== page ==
If Russia is working for Donald Trump’s election as president of the United States, common sense says the American public has a right to know the details of Trump’s business interests with wealthy and connected Russians.
Now more than ever, Trump should release his tax returns, as every major party presidential candidate has done for 36 years. Let’s see whether, as reported recently, Trump has a significant financial dependence on Russian money from persons with close ties to Russian President Vladimir Putin. The Cold War is over, but Putin doesn’t seem to know it, and managing relations with a difficult Russia will remain a major challenge for the next president.
Strong evidence, according to Washington Post and New York Times sources, indicates Russian intelligence agencies were behind cyberattacks on the Democratic National Committee that resulted in the leaking of some 20,000 emails, many of them embarrassing to Democratic leaders. The leaks last weekend seemed timed to disrupt proceedings at the Democratic National Convention, to Trump’s advantage. At the same time, we should stress, there is zero evidence that Trump or his campaign had anything to do with the leaks.
Trump has made clear his admiration for Putin, describing the throwback, KGB-trained autocrat as a strong leader. And there is no doubt Trump, who sees Russia as a place to do business, has sent friendly political signals Putin’s way. Trump has expressed doubts, for example, about America’s commitment to NATO if he were president. And while his campaign generally ignored the drafting of the Republican Party’s official platform, the Washington Post reports, it took a special interest in adding language about U.S. policy toward Ukraine — bringing the platform in line with Russian policy.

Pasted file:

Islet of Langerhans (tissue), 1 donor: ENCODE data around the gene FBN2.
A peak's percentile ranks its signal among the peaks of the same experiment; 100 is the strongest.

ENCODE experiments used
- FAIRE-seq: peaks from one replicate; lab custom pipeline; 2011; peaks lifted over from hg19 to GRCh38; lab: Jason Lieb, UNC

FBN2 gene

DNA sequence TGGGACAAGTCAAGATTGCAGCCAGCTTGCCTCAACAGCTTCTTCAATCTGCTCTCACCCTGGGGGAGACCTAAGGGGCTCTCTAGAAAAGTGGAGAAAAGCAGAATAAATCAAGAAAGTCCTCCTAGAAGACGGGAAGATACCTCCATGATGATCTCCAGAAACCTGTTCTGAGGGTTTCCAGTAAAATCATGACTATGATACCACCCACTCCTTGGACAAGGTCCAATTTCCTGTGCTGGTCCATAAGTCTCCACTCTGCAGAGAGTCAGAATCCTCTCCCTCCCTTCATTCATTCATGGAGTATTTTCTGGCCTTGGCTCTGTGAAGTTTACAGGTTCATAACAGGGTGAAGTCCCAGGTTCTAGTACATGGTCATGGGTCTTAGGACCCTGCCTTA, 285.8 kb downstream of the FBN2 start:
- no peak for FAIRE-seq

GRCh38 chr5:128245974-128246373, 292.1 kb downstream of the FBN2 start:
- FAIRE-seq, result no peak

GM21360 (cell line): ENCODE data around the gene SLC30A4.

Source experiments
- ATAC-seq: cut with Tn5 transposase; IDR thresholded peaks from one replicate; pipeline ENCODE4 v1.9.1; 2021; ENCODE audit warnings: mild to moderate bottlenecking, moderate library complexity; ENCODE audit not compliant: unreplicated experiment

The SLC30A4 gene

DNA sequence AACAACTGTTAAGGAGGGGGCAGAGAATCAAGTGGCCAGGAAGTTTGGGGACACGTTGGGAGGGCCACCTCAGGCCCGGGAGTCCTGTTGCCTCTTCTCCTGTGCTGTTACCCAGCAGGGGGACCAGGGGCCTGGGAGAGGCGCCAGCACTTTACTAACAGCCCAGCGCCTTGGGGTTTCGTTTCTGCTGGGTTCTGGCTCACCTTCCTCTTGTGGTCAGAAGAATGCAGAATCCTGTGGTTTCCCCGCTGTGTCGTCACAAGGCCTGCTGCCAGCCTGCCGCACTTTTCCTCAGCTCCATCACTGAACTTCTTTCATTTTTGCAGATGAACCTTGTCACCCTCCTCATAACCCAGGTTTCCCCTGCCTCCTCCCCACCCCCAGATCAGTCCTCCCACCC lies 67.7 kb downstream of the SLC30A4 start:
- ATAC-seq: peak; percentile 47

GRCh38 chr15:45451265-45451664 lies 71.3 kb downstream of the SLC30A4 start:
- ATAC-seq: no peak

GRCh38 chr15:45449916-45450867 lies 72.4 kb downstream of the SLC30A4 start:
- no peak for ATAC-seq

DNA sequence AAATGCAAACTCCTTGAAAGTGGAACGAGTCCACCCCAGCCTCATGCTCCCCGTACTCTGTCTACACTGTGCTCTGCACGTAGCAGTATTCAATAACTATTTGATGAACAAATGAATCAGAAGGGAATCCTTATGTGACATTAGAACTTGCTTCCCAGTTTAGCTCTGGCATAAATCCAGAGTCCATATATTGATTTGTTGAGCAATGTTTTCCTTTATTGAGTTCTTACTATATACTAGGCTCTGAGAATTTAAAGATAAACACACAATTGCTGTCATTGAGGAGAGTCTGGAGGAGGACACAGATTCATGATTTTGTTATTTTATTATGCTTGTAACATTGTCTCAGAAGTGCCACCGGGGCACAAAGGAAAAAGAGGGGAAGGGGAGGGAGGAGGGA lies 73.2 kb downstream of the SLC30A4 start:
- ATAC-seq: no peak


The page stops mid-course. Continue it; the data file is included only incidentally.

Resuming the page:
Agree with Trump or not — and we’d say he’s dead-wrong about weakening America’s commitment to NATO — this sort of Russia-courting is open and public. Voters will make of it what they will. But Trump’s financial dealings with wealthy Russians with close ties to Putin are far less open or public. A look at his tax returns in recent years might clarify the depth of those dealings. Certainly what Trump has released so far — a one-time, 92-page financial disclosure form that lacks much of the detail of an IRS tax return — tells us little.
Talking Points Memo, the liberal but respected journalism website, notes that Trump in recent decades has turned increasingly to Russian money to finance his real estate projects, as major banks have soured on him. He and his family have traveled to Russia in search of business opportunities. “Russians make up a pretty disproportionate cross-section of a lot of our assets,” Donald Trump Jr. said at a real estate conference in 2008. “We see a lot of money pouring in from Russia.”
The New York Times, in an examination in April of one big Trump project, the Trump SoHo building in Manhattan, reported on lawsuits that alleged that millions of dollars in funding came from “secret financing” from Russia and Kazakhastan, and from wealthy Russians “in favor” with Putin.
Every candidate for president should be transparent about his or her personal finances. Any decision he or she might make in the Oval Office could affect their own bottom line. The daily conflicts of interest are obvious. In Trump’s case, his tax returns might also reveal how much he has paid in taxes, whether he is as wildly wealthy as he claims to be, and how much he has given to charity.
On Monday, Trump said the notion that Russia leaked the DNC emails in order to help him is a “joke” — and that may well be, but we wouldn’t put it past the likes of Putin. As the latest Russian Olympics doping scandal also reminds us, Putin is still not above those Cold War dirty tricks.
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